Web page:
dotis at mail-abuse.org
Wed Oct 5 19:00:13 PDT 2005
On Oct 5, 2005, at 2:36 PM, Jim Fenton wrote:
> Douglas Otis wrote:
>> On Oct 5, 2005, at 9:57 AM, Hallam-Baker, Phillip wrote:
>> I agree, there should be greater clarity with regard to realistic
>> defenses offered by the DKIM mechanism, especially in the third-
>> party scenario you described.
> Do you really agree? I read Phill's comment as "we could go on
> forever, but this is pretty good now" while I read yours as "needs
I agreed with the focus and concern of there being possibly
indefinite discussion with respect to all possible exploits. Phillip
also highlighted the importance of establishing who accepts
"responsibility". I don't wish to demean your excellent work on this
draft, but I remain troubled by how threat protection is envisioned.
> On good advice, I steered clear of the topic of repudiation. Is
> there someplace the document implies repudiation protection?
Avoiding repudiation was not heeded within the DKIM draft abstract
that explains intent. : (
Clarity is also lacking within the threat document regarding what is
meant by the term identity or address. I assume without "IP"
prefixing address, address or identity means a header's mailbox
address such as RFC2822 From or Sender.
An excerpt from your draft:
5.1. Use of Arbitrary Identities
This class of bad acts includes the sending of messages which aim to
obscure the identity of the actual sender. In some cases the actual
sender might be the bad actor, or in other cases might be a third-
party under the control of the bad actor (e.g., a compromised computer).
DKIM is effective in mitigating against the use of addresses not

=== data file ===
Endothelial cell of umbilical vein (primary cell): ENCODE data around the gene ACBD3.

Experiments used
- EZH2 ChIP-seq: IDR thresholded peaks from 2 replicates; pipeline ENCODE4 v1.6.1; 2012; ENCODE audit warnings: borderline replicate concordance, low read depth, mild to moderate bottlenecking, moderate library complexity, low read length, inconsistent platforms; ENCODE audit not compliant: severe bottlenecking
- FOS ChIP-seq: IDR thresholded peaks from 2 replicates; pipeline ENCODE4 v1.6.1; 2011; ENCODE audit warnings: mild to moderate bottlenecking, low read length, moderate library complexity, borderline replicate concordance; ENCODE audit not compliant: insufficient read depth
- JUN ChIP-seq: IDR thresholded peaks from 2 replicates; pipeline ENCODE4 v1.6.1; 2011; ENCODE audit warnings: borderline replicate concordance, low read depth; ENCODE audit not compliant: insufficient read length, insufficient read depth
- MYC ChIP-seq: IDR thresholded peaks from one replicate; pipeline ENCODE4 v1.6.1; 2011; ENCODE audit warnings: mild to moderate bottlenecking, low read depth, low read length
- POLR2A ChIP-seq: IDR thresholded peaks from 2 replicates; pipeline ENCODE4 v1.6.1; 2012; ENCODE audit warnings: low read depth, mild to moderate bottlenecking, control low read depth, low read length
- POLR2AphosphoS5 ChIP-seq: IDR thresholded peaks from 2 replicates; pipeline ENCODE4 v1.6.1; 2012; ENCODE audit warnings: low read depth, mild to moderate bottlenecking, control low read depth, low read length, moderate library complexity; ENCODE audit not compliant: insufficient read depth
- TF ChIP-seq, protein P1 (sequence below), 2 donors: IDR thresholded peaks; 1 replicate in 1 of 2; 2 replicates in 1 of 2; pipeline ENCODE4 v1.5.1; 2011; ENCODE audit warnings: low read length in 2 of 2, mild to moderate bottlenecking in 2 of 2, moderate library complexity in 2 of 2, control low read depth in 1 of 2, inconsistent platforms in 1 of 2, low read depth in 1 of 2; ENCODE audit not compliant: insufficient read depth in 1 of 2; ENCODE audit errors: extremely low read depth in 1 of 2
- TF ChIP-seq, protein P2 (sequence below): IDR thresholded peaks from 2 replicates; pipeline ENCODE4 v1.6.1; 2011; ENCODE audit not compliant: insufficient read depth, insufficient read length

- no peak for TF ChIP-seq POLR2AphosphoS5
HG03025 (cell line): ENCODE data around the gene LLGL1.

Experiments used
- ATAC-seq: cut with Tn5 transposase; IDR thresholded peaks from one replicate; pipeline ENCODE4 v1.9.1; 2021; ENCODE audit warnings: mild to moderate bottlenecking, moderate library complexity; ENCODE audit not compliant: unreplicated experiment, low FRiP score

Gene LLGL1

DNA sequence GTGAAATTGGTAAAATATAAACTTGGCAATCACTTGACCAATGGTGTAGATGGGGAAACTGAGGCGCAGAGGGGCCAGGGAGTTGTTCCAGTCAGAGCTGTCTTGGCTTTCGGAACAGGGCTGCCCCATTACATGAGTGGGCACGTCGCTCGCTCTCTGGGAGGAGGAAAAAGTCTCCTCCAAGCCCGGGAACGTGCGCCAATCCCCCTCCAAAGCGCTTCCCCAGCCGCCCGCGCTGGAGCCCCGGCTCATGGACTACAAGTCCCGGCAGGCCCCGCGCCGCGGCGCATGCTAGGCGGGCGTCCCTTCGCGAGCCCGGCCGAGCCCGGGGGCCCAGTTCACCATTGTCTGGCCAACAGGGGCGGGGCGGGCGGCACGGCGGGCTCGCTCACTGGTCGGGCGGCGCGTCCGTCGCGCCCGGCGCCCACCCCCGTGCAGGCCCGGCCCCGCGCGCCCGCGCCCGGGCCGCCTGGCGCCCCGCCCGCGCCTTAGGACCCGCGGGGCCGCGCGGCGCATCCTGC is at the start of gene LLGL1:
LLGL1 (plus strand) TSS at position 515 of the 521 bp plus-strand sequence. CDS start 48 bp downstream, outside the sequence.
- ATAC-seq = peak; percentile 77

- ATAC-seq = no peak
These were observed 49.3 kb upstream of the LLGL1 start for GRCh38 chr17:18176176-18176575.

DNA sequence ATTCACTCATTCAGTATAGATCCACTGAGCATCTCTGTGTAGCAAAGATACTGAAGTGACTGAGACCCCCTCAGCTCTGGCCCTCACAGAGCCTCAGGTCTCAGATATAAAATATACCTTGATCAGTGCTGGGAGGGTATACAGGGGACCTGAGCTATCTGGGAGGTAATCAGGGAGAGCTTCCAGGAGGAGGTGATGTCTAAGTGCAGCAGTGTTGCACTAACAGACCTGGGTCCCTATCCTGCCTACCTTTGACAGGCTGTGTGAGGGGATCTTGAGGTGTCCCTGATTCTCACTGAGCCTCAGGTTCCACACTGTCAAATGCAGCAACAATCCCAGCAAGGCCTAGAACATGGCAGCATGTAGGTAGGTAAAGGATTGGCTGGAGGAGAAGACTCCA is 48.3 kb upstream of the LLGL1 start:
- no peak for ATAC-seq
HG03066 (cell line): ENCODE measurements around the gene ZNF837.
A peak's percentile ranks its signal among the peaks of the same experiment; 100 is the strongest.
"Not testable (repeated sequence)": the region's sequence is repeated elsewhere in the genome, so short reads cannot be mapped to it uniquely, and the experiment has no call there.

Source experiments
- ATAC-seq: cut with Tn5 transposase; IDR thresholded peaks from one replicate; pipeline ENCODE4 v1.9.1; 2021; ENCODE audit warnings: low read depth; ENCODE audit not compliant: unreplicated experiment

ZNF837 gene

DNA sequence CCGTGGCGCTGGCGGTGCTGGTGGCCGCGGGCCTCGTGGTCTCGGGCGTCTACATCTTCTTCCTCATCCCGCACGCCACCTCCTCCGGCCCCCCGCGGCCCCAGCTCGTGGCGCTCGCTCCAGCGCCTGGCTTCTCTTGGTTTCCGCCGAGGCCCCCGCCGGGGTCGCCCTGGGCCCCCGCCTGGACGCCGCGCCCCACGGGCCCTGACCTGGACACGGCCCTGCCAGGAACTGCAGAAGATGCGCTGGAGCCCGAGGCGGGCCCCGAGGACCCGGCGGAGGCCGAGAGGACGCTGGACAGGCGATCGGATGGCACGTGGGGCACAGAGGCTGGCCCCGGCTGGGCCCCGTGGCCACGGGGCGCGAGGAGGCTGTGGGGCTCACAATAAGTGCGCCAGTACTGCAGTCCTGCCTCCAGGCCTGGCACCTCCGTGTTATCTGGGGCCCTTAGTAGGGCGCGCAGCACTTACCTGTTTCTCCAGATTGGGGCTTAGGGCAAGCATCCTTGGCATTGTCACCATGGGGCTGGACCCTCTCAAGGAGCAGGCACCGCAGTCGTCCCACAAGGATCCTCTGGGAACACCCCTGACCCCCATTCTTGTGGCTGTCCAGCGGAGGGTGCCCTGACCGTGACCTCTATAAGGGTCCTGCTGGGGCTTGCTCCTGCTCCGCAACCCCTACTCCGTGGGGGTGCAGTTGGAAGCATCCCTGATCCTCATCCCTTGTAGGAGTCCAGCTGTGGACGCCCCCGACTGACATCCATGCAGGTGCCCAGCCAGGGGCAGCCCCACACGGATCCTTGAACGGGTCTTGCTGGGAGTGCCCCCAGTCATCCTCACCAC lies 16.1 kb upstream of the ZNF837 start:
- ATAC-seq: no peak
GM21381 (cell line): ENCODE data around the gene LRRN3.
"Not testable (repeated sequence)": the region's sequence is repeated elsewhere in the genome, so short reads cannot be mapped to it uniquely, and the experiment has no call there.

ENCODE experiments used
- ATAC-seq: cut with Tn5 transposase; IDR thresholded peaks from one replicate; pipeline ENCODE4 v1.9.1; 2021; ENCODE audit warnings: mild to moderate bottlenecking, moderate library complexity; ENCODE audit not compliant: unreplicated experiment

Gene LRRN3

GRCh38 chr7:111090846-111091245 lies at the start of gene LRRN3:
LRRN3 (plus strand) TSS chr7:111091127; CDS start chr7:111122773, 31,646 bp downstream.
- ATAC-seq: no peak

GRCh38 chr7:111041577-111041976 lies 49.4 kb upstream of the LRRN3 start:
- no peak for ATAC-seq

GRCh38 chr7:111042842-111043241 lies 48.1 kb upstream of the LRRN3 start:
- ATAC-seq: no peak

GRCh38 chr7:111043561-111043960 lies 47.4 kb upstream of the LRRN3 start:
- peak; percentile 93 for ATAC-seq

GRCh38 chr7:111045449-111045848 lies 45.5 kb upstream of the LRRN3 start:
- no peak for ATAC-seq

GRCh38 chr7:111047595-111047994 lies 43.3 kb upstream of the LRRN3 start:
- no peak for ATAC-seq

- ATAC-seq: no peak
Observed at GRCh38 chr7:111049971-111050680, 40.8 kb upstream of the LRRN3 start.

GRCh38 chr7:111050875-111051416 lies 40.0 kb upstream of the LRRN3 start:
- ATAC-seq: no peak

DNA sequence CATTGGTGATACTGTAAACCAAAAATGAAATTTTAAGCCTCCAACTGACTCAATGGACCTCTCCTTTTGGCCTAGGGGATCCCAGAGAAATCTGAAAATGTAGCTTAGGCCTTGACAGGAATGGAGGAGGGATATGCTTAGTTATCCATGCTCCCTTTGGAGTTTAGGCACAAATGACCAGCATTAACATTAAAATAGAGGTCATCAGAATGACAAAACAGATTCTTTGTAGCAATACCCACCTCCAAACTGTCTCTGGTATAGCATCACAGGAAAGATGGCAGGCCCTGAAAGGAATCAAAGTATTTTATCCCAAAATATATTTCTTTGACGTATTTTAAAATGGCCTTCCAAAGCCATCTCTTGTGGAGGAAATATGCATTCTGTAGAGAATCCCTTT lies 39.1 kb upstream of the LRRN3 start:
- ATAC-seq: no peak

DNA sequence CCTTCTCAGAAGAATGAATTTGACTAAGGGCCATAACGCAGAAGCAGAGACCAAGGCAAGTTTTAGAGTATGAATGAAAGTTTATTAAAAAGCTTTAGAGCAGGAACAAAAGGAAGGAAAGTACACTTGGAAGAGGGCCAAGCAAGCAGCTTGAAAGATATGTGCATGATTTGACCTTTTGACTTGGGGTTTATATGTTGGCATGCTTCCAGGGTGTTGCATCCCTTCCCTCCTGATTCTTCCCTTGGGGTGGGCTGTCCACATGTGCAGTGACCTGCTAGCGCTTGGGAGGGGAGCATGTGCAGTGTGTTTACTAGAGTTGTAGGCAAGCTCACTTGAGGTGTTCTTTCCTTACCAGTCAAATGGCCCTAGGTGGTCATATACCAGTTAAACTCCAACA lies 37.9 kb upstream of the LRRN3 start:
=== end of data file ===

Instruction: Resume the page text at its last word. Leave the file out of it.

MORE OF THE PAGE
controlled by bad actors, but is not effective against the use of
addresses they control. In other words, the presence of a valid DKIM
signature does not guarantee that the signer is not a bad actor. It
also does not guarantee the accountability of the signer, since that
is limited by the extent to which domain registration requires
accountability for its registrants. However, accreditation and
reputation systems can be used to enhance the accountability of DKIM-
verified addresses and/or the likelihood that signed messages are
A reputation mechanism can be safely established to accrue behavioral
information of the signer. How can reputation be extended to include
"addresses" and "identities"? What protection is possible without
A DKIM signature in fact _does_ guarantee the accountability of the
signer. It simply does not guarantee their behavior. That is why
reputation in the form of white-lists, accreditation, or reputation
services is _required_. Reputation is _not_ an enhancement.
By attempting to extend DKIM to include the protection of "addresses"
in the generic sense, there is danger entering into a quagmire.
Nothing can be accrued with respect to the "address" in terms of bad
behavior without implying the signer is also not trustworthy. This
creates a serious paradox.
Only when the "address" and the signer are the same, would it be
possible to safely make assertions of behavior, but then of course
extending assertions of behavior to the "address" would not be
required. I see little within the threat analysis that clarifies
this limitation. I am not comfortable with promises that "address"
protection is limited to just repudiation.
The threat draft makes what I see as rather dangerously broad
generalizations. It becomes a perilous situation to consider
establishing a matrix of authorizations with respect to signers.
Such an assessment scheme would depend upon an unaccounted signer
where repudiation _must_ be the sole objective. Just as "Repudiation
MailFrom" became "Sender Authentication", there is a real danger the
limited benefits of repudiation will be extended by unfair reputation
Inappropriate use of reputation can be prevented by simply limiting
the purported protection to just the signing domain. Presume a fair
reputation scheme on the basis of the signer offers a full spectrum
of protections. This protection can be slightly enhanced by safe
assertions the domain signs all their own mail. Perhaps this type of
assertion could even be extended to also disallow the resending of
On a related topic, adding an opaque-identifier greatly extends the
protections made possible by DKIM that are discounted in this draft.
Importantly, these identifiers permit replay abatement. Alas,
without prompt curtailment of abusive replays, reputation does not
offer dependable protection, nor will DKIM. Zombies are far too
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